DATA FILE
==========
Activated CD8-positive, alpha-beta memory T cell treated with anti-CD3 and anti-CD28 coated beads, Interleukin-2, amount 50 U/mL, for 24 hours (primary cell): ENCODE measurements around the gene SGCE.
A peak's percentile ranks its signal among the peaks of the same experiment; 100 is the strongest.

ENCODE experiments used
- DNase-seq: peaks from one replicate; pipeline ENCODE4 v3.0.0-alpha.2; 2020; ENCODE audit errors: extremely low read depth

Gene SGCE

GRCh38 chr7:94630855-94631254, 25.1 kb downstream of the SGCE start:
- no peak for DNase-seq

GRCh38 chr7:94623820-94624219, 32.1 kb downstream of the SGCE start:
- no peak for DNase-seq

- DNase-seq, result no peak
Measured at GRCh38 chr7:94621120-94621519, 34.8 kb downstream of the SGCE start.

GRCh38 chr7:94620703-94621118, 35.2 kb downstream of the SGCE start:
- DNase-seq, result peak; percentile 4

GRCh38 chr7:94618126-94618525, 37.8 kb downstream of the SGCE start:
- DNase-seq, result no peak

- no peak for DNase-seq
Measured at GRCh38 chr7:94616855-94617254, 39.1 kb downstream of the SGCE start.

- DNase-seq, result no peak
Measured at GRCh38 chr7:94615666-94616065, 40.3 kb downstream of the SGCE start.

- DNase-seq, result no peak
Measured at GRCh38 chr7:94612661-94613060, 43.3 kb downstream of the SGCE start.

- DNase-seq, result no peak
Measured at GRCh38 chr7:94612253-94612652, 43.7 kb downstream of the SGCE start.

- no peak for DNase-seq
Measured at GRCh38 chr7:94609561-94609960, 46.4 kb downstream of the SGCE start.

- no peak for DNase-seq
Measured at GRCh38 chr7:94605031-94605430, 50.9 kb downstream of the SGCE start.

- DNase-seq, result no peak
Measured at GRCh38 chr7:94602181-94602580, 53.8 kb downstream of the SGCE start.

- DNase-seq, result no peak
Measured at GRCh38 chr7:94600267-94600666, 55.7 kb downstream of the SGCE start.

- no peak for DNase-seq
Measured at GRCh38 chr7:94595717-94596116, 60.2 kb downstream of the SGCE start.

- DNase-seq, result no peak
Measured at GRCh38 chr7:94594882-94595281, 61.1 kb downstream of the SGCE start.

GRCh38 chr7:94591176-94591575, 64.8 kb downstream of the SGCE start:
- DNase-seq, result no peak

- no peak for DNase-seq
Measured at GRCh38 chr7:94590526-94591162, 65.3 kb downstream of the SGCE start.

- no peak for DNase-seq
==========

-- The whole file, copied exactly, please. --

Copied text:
Activated CD8-positive, alpha-beta memory T cell treated with anti-CD3 and anti-CD28 coated beads, Interleukin-2, amount 50 U/mL, for 24 hours (primary cell): ENCODE measurements around the gene SGCE.
A peak's percentile ranks its signal among the peaks of the same experiment; 100 is the strongest.

ENCODE experiments used
- DNase-seq: peaks from one replicate; pipeline ENCODE4 v3.0.0-alpha.2; 2020; ENCODE audit errors: extremely low read depth

Gene SGCE

GRCh38 chr7:94630855-94631254, 25.1 kb downstream of the SGCE start:
- no peak for DNase-seq

GRCh38 chr7:94623820-94624219, 32.1 kb downstream of the SGCE start:
- no peak for DNase-seq

- DNase-seq, result no peak
Measured at GRCh38 chr7:94621120-94621519, 34.8 kb downstream of the SGCE start.

GRCh38 chr7:94620703-94621118, 35.2 kb downstream of the SGCE start:
- DNase-seq, result peak; percentile 4

GRCh38 chr7:94618126-94618525, 37.8 kb downstream of the SGCE start:
- DNase-seq, result no peak

- no peak for DNase-seq
Measured at GRCh38 chr7:94616855-94617254, 39.1 kb downstream of the SGCE start.

- DNase-seq, result no peak
Measured at GRCh38 chr7:94615666-94616065, 40.3 kb downstream of the SGCE start.

- DNase-seq, result no peak
Measured at GRCh38 chr7:94612661-94613060, 43.3 kb downstream of the SGCE start.

- DNase-seq, result no peak
Measured at GRCh38 chr7:94612253-94612652, 43.7 kb downstream of the SGCE start.

- no peak for DNase-seq
Measured at GRCh38 chr7:94609561-94609960, 46.4 kb downstream of the SGCE start.

- no peak for DNase-seq
Measured at GRCh38 chr7:94605031-94605430, 50.9 kb downstream of the SGCE start.

- DNase-seq, result no peak
Measured at GRCh38 chr7:94602181-94602580, 53.8 kb downstream of the SGCE start.

- DNase-seq, result no peak
Measured at GRCh38 chr7:94600267-94600666, 55.7 kb downstream of the SGCE start.

- no peak for DNase-seq
Measured at GRCh38 chr7:94595717-94596116, 60.2 kb downstream of the SGCE start.

- DNase-seq, result no peak
Measured at GRCh38 chr7:94594882-94595281, 61.1 kb downstream of the SGCE start.

GRCh38 chr7:94591176-94591575, 64.8 kb downstream of the SGCE start:
- DNase-seq, result no peak

- no peak for DNase-seq
Measured at GRCh38 chr7:94590526-94591162, 65.3 kb downstream of the SGCE start.

- no peak for DNase-seq